More than a decade ago a large iceberg (over a thousand square miles in area, and a quarter of a mile thick) broke off an Antarctic glacier and drifted into the Southern Ocean. The National Iceberg Center, which monitors sea ice in shipping lanes, christened the giant B10 in 1992. In 1995 B10 split into two pieces. Amazingly, the larger piece (B10A) was still the size of Rhode Island. By the summer of 1999 it had moved out of the isolated waters around
Antarctica and near the Drake Passage, which ships use to navigate around the southern
tip of South America.
This true color Landsat 7 image shows relatively small icebergs "calving" off the edge of B10A. Since B10A is now in relatively warm water, it is breaking up more rapidly than before. The new icebergs are drifting into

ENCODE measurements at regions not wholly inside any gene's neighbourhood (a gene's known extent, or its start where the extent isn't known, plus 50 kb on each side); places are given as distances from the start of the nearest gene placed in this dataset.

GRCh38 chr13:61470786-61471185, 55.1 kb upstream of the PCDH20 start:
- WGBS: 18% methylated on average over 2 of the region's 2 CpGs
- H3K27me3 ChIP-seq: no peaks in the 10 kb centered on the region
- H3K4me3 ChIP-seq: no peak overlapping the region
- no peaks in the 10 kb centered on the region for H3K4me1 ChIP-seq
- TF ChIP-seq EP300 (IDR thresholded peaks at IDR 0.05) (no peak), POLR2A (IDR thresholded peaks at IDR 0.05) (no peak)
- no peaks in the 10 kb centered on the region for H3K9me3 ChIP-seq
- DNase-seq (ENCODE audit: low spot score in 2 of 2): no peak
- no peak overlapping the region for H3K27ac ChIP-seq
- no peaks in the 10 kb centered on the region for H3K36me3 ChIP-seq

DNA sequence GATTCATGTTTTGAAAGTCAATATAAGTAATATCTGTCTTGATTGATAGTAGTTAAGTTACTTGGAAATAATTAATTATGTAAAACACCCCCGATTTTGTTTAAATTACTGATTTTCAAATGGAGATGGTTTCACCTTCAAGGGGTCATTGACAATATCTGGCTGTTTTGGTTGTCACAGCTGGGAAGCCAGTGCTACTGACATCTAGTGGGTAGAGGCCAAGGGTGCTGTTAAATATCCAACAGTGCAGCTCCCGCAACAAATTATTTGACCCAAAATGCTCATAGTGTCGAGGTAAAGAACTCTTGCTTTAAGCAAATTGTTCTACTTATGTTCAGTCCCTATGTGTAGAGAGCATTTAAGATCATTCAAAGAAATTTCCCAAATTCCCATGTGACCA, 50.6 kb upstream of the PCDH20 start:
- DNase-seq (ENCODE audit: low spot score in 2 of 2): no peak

international shipping lanes, posing a threat. Remote sensing satellites such as Landsat 7, SeaWinds, and Radarsat are being used to monitor B10A and its child icebergs.
For more information:
Landsat 7 fact sheet
QuikSCAT (SeaWinds) fact sheet
JPL QuikSCAT press release
National Ice Center B10A page